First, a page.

See our coverage from
earlier in the campaign:
Teens at a Hartford
rally for Barack Obama: (left to right) Abigail Oliveras, Devin
Smith, Theresa Govert, Amanda Smith, all from East Haddam, Conn.
When Hurricane Katrina smashed ashore in
2005, Louisiana teen Samantha Perez started writing about the
storm that washed away much of her old life. Her journal,
chronicled in the pages of The Tattoo, is all online at
Read it for an eye-opening and intensely personal look into the
eye of the worst storm in recent history.
Katie Grosser (Germany):
Generally, I would say I am interested in politics. As a young
American living abroad in Germany, I want our country to be led by people who
know what they are doing.
like these people to somehow find a way to end the financial crisis. I’d like
them to improve America’s image oversees. I’d like them to finish the job in
Afghanistan and Iraq properly. I’d like them to take global warming seriously
and finally sign the Kyoto Protocol – and I would love them to be able to handle
a crisis as well as Bill Pullman in Independence Day, or Harrison Ford in
Air Force One.
when I received my absentee ballot, I went over everything I know about John
McCain and Barack Obama and realized that, truth be told, it was not much.
Eugenia Durante (Italy):
I’ve been asking my friends about
the U.S. presidential election for ages, and all
this time, they’ve given just one name as an
answer: Barack Obama.
Sarah Heath (Tennessee, USA):
This is an election that will go
down in American history. If U.S. Senator Barack
Obama wins, he will become the first African
American president, and if Senator John McCain
wins, his running mate Alaska Gov. Sarah Palin
will become the first woman vice-president.
Brice Birdsall (Oregon, USA):
How do you make the right
choice when selecting a presidential candidate
to control your life for the next four years?
You could listen to the debates
or compare your values, but for me, it is so
much more than politics.
Rebecca Baylis (Australia):
Today, as I was
listening to the radio on the way to my morning
lecture, I heard of the latest plan to take the
life of Barack Obama – in his final week of
campaigning for the U.S. presidency.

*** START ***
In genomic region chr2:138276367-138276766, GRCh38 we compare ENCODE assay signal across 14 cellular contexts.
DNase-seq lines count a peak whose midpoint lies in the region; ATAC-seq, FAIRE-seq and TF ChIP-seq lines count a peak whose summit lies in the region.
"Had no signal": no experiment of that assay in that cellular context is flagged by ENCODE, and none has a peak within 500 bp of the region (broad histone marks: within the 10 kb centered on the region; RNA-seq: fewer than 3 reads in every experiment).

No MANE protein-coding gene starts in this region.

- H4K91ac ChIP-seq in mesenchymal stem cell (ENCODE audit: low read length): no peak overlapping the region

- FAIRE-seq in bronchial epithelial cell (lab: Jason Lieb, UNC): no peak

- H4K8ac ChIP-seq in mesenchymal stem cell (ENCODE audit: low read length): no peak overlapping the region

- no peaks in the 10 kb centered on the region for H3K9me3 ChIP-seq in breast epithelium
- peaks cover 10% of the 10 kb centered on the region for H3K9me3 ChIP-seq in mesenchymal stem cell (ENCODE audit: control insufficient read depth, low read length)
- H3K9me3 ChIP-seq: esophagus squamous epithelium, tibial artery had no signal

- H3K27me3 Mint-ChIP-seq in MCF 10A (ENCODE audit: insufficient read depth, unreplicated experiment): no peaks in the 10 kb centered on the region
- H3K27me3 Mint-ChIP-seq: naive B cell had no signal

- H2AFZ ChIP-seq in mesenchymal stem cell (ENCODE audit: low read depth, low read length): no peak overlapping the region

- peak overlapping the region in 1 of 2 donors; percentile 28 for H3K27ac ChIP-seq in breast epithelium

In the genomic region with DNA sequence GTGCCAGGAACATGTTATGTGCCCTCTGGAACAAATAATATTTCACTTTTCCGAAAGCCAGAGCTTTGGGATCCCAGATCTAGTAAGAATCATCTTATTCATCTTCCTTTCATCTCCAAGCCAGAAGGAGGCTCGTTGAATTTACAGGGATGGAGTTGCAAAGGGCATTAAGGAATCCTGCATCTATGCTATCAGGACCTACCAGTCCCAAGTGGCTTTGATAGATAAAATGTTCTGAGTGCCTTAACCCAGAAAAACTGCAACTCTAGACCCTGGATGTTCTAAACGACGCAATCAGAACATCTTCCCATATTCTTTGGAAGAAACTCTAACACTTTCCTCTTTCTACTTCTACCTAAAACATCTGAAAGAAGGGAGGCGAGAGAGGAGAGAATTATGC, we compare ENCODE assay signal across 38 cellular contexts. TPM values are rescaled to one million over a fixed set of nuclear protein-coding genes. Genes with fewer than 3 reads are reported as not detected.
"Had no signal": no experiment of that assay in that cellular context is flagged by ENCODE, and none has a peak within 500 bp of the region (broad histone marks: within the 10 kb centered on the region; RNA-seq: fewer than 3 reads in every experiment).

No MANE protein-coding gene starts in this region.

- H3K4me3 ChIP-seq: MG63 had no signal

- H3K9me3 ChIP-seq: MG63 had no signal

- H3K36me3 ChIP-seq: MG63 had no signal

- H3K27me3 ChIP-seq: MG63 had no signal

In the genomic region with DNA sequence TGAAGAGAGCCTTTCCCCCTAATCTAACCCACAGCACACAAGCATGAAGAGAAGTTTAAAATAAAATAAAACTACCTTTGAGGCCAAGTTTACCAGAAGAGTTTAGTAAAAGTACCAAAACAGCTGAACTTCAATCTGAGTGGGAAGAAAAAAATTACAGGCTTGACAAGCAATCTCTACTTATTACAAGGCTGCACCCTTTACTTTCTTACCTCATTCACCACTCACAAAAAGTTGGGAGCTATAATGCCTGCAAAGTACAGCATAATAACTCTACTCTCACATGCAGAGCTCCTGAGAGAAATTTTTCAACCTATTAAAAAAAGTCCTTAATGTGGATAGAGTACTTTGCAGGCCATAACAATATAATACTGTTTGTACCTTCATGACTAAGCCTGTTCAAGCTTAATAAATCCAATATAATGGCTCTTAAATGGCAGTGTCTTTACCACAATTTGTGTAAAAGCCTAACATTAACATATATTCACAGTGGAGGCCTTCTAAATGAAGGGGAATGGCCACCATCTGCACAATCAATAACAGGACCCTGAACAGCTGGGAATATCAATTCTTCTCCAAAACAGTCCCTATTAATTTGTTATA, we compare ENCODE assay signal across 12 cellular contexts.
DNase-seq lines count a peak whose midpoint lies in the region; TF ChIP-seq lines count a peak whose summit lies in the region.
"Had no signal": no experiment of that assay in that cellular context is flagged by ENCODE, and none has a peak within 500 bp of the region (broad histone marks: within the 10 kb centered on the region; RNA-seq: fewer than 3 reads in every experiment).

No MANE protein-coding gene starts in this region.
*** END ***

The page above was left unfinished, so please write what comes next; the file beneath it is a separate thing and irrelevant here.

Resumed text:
You may ask why a
19-year-old Australian would care about the
forerunner in this American election. Why should
I care? Why should I take such an interest in
the possible assassination of the presidential
Why should I be concerned with
who the next person is to claim possession of
the White House?
Well, it’s simple, really. The
history of the United States of America is the
history of us all. Full Article
Tamari Miller and Jason Lofters (Jamaica) :
As the U.S. presidential election
comes to a head, there is excitement stirring among many young Jamaicans over
the prospect of a victory by Sen. Barack Obama.
interviews, teenagers in the Jamaican parishes of Clarendon, St. Mary and St.
Catherine in essence expressed the same views.
Quite a few
Jamaican teenagers are buying into Obama’s message of change.
States voters will decide who they want to lead them out of their crises and
into the prosperity the future holds.
not have a say in their decision but they surely will be affected by it.
Whatever the results though, many teenagers in Jamaicans support Obama.
16, of Clarendon, emphatically said Obama will win the election on Tuesday.
If Obama wins,
“it would prove that the world has finally moved past racial segregation,” said
Hooper, an 11th grade
student at Cornwall College High School.
Alex Patrikios (Australia):
It's been a campaign season of
teenage pregnancies, Oprah, a plumber named Joe (who isn’t even
a plumber), dancing competitions on Ellen, beige pantsuits,
Colin Powell crossing-but-not-really-crossing the floor, a
pro-drilling beauty queen, fundamentalist Christian rants and
hefty haute couture bills.
Some people like watching cricket or tennis, but to me, American
politics is the very best kind of spectator sport.Full
Edrees Kakar (Afghanistan):
Although I have the solid belief that politics are always
unpredictable and politicians often unbelievable, when there are
choices on the table, it is still possible to differentiate
between candidates and pick the best one.
Since the United
States of America is one of the biggest nations in the world,
with economic and political dominance all around the globe,
people everywhere are watching its upcoming presidential
election with interest.
Mariechen Puchert (South Africa):
think that with our own presidential elections
looming, South Africans would be to busy to
occupy themselves with the goings-on of the
American presidential elections. It turns out
you would be wrong.